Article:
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Wall Street-backed MEMX launches in challenge to NYSE and Nasdaq

John McCrank
·2-min read

By John McCrank

NEW YORK (Reuters) - The Members Exchange (MEMX), a new U.S. stock exchange backed by some of the biggest customers of the New York Stock Exchange and Nasdaq Inc <NDAQ.O>, launched on Monday with pricing aimed at taking market share from the incumbents.

"Out of the gate, we're looking to be aggressive in order to attract order flow so that people can experience our exchange," Chief Executive Officer Jonathan Kellner said in a recent interview.

The new bourse went live trading seven symbols, including Alphabet Inc <GOOG.O>, BlackBerry Ltd <BB.N>, and Exxon Mobil Corp <XOM.N), and plans to begin trading all U.S. stocks on Sept. 29.

The exchange's mission is to improve the market through technological innovation, reduced complexity, and lower fees, while being a voice for its members on market issues, Kellner said.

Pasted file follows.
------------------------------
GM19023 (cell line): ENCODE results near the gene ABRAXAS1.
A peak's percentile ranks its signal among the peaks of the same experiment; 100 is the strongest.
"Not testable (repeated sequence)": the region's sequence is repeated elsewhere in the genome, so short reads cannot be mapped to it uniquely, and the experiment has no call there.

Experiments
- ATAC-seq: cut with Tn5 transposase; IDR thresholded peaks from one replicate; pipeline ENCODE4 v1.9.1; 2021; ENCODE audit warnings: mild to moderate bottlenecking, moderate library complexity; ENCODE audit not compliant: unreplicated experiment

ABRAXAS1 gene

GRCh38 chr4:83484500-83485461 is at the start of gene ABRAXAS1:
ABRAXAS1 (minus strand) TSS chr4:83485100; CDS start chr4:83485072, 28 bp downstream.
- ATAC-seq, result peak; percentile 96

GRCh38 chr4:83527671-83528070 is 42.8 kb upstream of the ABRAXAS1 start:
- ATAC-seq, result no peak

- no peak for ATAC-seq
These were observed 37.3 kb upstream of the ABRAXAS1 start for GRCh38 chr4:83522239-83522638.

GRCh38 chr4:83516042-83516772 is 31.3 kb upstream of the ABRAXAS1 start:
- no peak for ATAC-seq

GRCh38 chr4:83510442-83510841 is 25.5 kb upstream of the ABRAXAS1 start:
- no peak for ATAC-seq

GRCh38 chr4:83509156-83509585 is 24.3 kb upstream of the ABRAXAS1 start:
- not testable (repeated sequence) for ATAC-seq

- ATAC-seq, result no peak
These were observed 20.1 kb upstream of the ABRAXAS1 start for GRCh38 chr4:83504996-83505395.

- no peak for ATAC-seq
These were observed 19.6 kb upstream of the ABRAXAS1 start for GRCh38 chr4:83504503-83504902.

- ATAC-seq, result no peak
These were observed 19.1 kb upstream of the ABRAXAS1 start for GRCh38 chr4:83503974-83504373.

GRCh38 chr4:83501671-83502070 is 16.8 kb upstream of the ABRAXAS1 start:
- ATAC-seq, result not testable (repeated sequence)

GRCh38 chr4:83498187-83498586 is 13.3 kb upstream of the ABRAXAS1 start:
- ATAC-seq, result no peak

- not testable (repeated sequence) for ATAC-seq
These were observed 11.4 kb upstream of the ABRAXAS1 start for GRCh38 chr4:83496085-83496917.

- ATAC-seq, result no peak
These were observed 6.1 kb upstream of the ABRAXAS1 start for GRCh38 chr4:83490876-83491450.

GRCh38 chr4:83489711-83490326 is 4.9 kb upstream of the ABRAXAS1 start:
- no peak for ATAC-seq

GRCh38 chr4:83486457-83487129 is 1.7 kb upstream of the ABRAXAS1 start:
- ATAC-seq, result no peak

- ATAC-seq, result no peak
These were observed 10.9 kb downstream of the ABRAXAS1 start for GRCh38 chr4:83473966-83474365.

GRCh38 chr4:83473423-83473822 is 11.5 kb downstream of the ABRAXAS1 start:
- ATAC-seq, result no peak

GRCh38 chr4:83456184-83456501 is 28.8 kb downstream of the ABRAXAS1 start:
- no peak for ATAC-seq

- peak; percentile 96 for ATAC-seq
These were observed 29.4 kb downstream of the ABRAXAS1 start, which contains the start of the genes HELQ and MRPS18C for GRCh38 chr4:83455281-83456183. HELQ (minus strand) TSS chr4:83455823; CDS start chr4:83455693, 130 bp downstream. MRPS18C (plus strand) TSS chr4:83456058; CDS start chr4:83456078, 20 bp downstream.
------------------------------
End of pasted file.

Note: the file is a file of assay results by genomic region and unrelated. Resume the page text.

MEMX was founded in January 2019 by nine financial institutions, including Bank of America <BAC.N>, Charles Schwab Corp <SCHW.N>, Virtu Financial <VIRT.O>, Morgan Stanley <MS.N>, Fidelity and Citadel Securities.

Since then, MEMX has raised more than $135 million and brought on more than 40 members, including BlackRock Inc <BLK.N>, Goldman Sachs Group Inc <GS.N>, JPMorgan Chase and Co <JPM.N> and Jane Street Capital.

The Jersey City, New Jersey-based exchange was founded after years of complaints by brokers and other market participants over what they saw as unjustifiably high fees charged by most exchanges for things like market data and exchange connectivity.

Initially, MEMX will give away its market data and will pay more in rebates to brokers that add liquidity to its exchange than it charges in trading fees, meaning it will lose money as it tries to take share from Intercontinental Exchange Inc's <ICE.N> NYSE, Nasdaq, and Cboe Global Markets <CBOE.Z>.

The exchange will "normalize" its fees once it attracts meaningful volume, but those fees will be very competitive and MEMX will be transparent in how it sets them, Kellner said.

(Reporting by John McCrank; editing by Jonathan Oatis)